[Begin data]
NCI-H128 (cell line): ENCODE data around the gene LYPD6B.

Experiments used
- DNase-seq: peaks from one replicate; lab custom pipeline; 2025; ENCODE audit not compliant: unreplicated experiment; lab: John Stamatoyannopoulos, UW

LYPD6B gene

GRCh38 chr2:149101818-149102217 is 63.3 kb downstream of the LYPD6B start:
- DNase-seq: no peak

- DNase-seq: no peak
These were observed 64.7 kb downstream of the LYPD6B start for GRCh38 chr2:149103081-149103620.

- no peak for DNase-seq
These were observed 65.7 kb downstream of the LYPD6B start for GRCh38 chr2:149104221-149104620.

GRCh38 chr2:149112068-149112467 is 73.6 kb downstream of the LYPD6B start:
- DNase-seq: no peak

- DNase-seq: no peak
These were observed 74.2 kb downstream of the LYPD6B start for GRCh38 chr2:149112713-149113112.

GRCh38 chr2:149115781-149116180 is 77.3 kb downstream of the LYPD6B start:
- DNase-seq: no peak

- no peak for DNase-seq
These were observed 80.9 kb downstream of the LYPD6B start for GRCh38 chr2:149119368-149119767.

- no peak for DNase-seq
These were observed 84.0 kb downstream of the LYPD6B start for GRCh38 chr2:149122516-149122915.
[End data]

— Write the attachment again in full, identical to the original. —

NCI-H128 (cell line): ENCODE data around the gene LYPD6B.

Experiments used
- DNase-seq: peaks from one replicate; lab custom pipeline; 2025; ENCODE audit not compliant: unreplicated experiment; lab: John Stamatoyannopoulos, UW

LYPD6B gene

GRCh38 chr2:149101818-149102217 is 63.3 kb downstream of the LYPD6B start:
- DNase-seq: no peak

- DNase-seq: no peak
These were observed 64.7 kb downstream of the LYPD6B start for GRCh38 chr2:149103081-149103620.

- no peak for DNase-seq
These were observed 65.7 kb downstream of the LYPD6B start for GRCh38 chr2:149104221-149104620.

GRCh38 chr2:149112068-149112467 is 73.6 kb downstream of the LYPD6B start:
- DNase-seq: no peak

- DNase-seq: no peak
These were observed 74.2 kb downstream of the LYPD6B start for GRCh38 chr2:149112713-149113112.

GRCh38 chr2:149115781-149116180 is 77.3 kb downstream of the LYPD6B start:
- DNase-seq: no peak

- no peak for DNase-seq
These were observed 80.9 kb downstream of the LYPD6B start for GRCh38 chr2:149119368-149119767.

- no peak for DNase-seq
These were observed 84.0 kb downstream of the LYPD6B start for GRCh38 chr2:149122516-149122915.